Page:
Posted at 17:34h, 04 April Reply

        Those are the thread ends trimmed a little long, not loose stitching. I the stitching is coming loose, the zigzag will start to open up and you will get space between the lines. Thats not the case here. By the way, the forums aren’t the best place to get solid answers. If you want to know. Ask a professional. Send a photo to Michelle Danielle at paramotorcity.com. She replaces lines for people on a daily basis. Contact her for an unbiased opinion.

  • Brian
    Posted at 17:11h, 04 April Reply

    Motor has a hole from predetonation. You must be running lean. What color is the tip of your spark plug?

    • booth_1@hotmail.com
      Posted at 17:21h, 04 April Reply

      light grey after the engine blew, looked like it had burned out, but yeah after a lot of help from the guys on the forum mentioned above I am thinking it overheated through being too lean and too much fuel to air with the carb setting (or the other way around, I am by no means an expert)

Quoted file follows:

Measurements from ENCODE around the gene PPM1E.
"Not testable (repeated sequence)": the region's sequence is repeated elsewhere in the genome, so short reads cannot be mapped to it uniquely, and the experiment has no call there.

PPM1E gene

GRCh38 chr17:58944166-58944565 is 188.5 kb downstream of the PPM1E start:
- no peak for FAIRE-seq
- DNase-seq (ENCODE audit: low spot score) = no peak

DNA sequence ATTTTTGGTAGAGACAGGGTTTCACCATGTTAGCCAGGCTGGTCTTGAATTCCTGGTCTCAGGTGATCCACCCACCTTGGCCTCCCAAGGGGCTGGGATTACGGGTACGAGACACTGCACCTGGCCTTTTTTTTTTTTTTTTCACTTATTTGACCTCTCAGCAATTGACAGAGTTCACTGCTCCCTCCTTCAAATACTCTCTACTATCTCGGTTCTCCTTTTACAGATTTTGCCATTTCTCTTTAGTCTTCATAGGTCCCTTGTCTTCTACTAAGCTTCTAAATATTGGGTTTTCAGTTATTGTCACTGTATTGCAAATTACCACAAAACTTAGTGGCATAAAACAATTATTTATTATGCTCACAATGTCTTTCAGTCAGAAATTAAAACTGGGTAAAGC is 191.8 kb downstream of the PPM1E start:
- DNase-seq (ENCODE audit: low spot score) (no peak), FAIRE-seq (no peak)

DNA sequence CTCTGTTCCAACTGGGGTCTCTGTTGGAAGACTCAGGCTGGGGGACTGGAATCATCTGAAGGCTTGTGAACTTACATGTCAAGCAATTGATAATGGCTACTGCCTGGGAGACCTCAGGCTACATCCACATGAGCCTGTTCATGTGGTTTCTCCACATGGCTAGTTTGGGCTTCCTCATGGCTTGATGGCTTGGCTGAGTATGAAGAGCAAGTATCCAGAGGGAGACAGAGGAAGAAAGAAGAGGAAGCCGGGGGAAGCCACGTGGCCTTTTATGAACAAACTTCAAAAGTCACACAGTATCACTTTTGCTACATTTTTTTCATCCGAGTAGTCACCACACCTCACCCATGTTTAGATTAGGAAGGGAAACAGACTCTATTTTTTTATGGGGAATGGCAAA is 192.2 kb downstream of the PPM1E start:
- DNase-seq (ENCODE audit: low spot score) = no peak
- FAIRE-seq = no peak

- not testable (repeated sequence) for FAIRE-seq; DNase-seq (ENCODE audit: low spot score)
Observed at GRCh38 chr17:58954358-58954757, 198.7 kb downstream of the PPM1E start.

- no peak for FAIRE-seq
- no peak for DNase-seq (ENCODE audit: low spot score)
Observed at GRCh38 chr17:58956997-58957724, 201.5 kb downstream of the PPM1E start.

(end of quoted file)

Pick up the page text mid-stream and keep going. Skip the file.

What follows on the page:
Also would love to hear some opinions and views on your elektra as I don’t know anyone else who actually owns one outside of the manufacturer. And what engine do you have?

      • Brian
        Posted at 17:42h, 04 April Reply

        should be a medium coffee color. It was running very lean which is what popped the motor.

        things that could have caused it:
        improper carb adjustment, loose headbolts causing an air leak or restricted fuel either in the carb or fuel lines.

        Looking at the photo it looks like you had oil getting passed the seal which means air was also getting in. I’m guessing your headbolts were loose. You need to torque them a few times when the motor is new and things expand.

        • booth_1@hotmail.com
          Posted at 17:50h, 04 April Reply

          I’ll have to speak to my instructor/mechanic about that. He broke the engine in for me and I would think that that should be something he would be aware of right? Hopefully the second time around (he is replacing the piston for me) we can get it right, because it is so disappointing to be grounded so soon.

          Thanks for the link to paramotorcity, I will hit them up and see what they think. Like I said before, I really hope I am wrong about the wing and if I am would be more than happy to eat a big serve of humble pie for the heartache it’ll save.